Bronze Age ring fort among sites discovered on Macroom road route

Archaeologists have discovered 30 previously unknown ancient sites along the proposed Macroom bypass route, including a Bronze Age ring fort.

The sites have been discovered through ground penetrating radar along the two-thirds of the road’s 22km route corridor between Macroom and Ballyvourney and they will be excavated shortly.

The archaeological surveys are being carried out by Rubicon Heritage Ltd, Earthsound Archaeological Geophysics and TVAS Ireland Ltd, who also used aerial surveys to identify potential historic sites.

Deirdre McCarthy, resident archaeologist on the project, said she and her colleagues were “very excited” at the prospect of soon being able to carry out excavations.

“To date, two thirds of the route has been tested and 30 previously unknown sites of archaeological potential have been identified,” said Ms McCarthy. “These sites include pits and postholes which may represent the remains of prehistoric settlement; a ringfort at Ballymakeera, an upstanding lime kiln and the most common site type identified to date, fulachta fiadh [burnt mounds].”

She said that only the part of the ringfort which is within the road corridor will be excavated.

A fulacht fiadh site normally consists of a large horse-shoe-shaped burnt mound of heat-shattered stone and charcoal, normally found in boggy areas close to steams.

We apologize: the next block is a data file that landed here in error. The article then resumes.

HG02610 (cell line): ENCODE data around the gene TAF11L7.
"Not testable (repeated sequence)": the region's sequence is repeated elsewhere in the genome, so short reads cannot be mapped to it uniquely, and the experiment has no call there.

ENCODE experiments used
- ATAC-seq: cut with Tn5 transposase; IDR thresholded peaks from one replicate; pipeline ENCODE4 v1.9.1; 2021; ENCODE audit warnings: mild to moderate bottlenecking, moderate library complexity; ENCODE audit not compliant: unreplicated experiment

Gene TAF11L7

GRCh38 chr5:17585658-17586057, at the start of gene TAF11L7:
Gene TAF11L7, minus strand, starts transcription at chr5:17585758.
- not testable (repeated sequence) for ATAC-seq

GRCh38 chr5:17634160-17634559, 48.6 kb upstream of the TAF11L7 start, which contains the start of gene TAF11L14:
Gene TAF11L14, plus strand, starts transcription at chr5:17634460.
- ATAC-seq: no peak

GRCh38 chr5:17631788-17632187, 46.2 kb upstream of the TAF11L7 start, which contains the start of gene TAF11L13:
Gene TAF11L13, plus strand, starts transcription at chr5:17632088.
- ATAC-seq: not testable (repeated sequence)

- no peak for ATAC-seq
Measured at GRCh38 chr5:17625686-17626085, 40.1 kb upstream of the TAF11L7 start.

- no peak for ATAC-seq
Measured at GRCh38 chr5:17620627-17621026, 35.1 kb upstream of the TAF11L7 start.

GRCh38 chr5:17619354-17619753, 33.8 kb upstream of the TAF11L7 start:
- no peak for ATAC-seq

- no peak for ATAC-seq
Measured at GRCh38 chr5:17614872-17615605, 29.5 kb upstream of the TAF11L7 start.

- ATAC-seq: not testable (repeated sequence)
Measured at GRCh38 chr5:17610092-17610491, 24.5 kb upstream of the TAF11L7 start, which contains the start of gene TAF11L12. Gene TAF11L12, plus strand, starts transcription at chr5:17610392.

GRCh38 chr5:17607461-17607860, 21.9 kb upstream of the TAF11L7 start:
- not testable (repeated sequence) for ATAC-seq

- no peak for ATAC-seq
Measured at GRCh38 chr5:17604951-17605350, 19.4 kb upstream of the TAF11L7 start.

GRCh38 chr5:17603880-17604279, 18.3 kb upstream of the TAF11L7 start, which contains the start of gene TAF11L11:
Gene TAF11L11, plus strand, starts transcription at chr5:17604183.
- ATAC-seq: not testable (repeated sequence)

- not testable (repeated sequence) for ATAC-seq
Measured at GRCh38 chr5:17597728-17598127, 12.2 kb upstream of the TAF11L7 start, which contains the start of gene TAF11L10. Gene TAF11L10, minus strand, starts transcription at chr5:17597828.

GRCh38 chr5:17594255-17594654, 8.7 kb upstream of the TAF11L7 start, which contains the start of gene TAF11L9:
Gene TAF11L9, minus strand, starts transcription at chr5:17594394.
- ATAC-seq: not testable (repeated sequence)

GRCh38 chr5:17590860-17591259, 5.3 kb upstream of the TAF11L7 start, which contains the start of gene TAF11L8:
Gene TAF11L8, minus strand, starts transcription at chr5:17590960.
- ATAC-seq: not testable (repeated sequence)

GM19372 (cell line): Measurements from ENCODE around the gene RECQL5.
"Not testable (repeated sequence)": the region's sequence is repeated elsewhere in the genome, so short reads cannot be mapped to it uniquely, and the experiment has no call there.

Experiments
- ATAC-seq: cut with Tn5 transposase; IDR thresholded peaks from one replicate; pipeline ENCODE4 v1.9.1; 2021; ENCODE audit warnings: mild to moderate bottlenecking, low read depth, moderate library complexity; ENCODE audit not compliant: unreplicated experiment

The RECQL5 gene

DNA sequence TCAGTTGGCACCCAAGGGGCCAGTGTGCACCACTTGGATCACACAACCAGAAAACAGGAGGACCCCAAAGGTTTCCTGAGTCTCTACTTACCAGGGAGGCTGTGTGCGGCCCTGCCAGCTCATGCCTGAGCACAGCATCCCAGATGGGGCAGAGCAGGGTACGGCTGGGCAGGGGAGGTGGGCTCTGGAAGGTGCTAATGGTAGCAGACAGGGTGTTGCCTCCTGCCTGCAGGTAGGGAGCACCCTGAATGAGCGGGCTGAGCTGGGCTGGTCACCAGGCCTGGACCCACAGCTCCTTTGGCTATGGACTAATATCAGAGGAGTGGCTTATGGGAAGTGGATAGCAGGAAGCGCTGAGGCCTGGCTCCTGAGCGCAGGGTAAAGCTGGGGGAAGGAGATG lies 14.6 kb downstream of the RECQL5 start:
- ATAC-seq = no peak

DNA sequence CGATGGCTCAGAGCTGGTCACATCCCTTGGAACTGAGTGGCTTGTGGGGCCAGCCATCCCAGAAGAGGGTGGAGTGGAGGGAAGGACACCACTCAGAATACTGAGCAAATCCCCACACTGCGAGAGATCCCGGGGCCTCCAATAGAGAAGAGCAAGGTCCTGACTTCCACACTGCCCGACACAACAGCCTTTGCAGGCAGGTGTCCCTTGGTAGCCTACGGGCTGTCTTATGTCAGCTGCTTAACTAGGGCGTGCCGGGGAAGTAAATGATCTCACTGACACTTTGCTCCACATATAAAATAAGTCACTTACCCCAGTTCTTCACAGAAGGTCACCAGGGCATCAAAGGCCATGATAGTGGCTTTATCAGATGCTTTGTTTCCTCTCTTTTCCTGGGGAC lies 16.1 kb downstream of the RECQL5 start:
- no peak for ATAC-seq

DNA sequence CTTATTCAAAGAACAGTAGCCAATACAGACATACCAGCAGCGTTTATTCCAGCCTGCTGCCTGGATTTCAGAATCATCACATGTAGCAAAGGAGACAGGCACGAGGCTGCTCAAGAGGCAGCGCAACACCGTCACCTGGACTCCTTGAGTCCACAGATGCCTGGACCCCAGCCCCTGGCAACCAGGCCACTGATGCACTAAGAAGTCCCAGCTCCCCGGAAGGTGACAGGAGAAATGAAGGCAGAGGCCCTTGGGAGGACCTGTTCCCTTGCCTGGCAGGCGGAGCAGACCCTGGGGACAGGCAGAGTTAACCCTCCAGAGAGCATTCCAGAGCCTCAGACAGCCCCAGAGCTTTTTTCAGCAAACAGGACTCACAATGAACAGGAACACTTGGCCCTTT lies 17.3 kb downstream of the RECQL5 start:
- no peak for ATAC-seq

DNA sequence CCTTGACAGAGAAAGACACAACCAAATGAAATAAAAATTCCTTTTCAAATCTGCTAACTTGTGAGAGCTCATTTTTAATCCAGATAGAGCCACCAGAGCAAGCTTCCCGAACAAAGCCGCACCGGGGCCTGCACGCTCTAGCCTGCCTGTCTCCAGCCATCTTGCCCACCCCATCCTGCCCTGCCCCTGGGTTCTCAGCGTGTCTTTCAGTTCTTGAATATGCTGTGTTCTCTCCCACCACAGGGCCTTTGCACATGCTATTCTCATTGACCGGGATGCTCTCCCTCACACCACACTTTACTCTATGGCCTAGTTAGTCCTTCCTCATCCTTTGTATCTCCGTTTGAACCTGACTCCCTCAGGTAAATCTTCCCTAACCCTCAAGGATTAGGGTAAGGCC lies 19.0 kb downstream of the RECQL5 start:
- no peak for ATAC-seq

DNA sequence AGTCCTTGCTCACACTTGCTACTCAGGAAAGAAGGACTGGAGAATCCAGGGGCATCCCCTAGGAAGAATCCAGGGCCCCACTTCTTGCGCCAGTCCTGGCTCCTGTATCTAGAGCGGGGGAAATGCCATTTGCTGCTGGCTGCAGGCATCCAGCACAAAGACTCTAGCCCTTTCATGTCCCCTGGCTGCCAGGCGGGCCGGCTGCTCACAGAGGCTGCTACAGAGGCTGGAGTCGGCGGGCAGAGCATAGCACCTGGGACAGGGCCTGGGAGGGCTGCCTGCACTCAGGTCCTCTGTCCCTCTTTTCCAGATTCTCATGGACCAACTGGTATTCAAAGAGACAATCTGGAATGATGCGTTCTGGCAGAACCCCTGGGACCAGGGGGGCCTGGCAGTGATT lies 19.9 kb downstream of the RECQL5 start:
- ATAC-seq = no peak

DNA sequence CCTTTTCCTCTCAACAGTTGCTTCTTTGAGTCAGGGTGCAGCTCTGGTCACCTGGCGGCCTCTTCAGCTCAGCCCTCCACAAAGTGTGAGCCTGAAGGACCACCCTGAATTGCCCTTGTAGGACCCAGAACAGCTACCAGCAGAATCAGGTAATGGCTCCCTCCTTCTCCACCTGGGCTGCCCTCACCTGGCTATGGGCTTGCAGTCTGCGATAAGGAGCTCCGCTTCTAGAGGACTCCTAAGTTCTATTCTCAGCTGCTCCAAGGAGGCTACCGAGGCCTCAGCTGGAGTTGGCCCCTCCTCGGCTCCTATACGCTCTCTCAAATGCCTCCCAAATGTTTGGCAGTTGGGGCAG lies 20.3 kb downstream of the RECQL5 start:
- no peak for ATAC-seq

Mainly dating to the Bronze Age, when excavated the mound normally overlays one or more large pits, lined with stones or planks to create a trough. This is used to hold water into which heated stones are put.

“Interestingly, one of the first archaeologists to carry a scientific excavation of these site types was Prof Michael J O’Kelly and his excavations were also carried out in Ballyvourney,” said Ms McCarthy. “He was the first to come up with the theory that these were cooking sites, although the uses for the boiling water continue to be debated.”

A number of river and watercourses were also identified as having archaeological potential.

Ms McCarthy said assessment of these is ongoing, with wade or dive surveys as appropriate and metal detection of the river bed.

Surveys on any buildings, bridges, monuments or structures impacted directly or indirectly by the new route are being undertaken.

It is proposed that all of the sites discovered on the route will be archaeologically excavated, subject to ministerial direction from the Minister for Arts, Heritage, and the Gaeltacht.

It is likely that all the excavations will be completed by the end of next year.

In due course the results of the archaeological excavations along the Macroom-Ballyvourney road corridor will be published by Transport Infrastructure Ireland.

Information on archaeological excavations on another part of the N22, the Ballincollig Bypass, are included in the book Generations, the archaeology of road schemes in County Cork published in 2013.

Included in that publication is information on a number of other sites excavated by archaeologists.

The oldest prehistoric settlement in Co Cork was discovered while work was being carried out on the M8.

It showed that hunter-gatherers had built a settlement near Fermoy more than 10,100 years ago.

The M8 project also uncovered a sauna dating to 1,400BC at Scartbarry, near Watergrasshill.

Evidence of similarly ancient hunter-gatherers was discovered near the Ballincollig and Youghal bypasses.

Houses built by Cork’s first farmers, in about 3,900BC, were found near Ballincollig.


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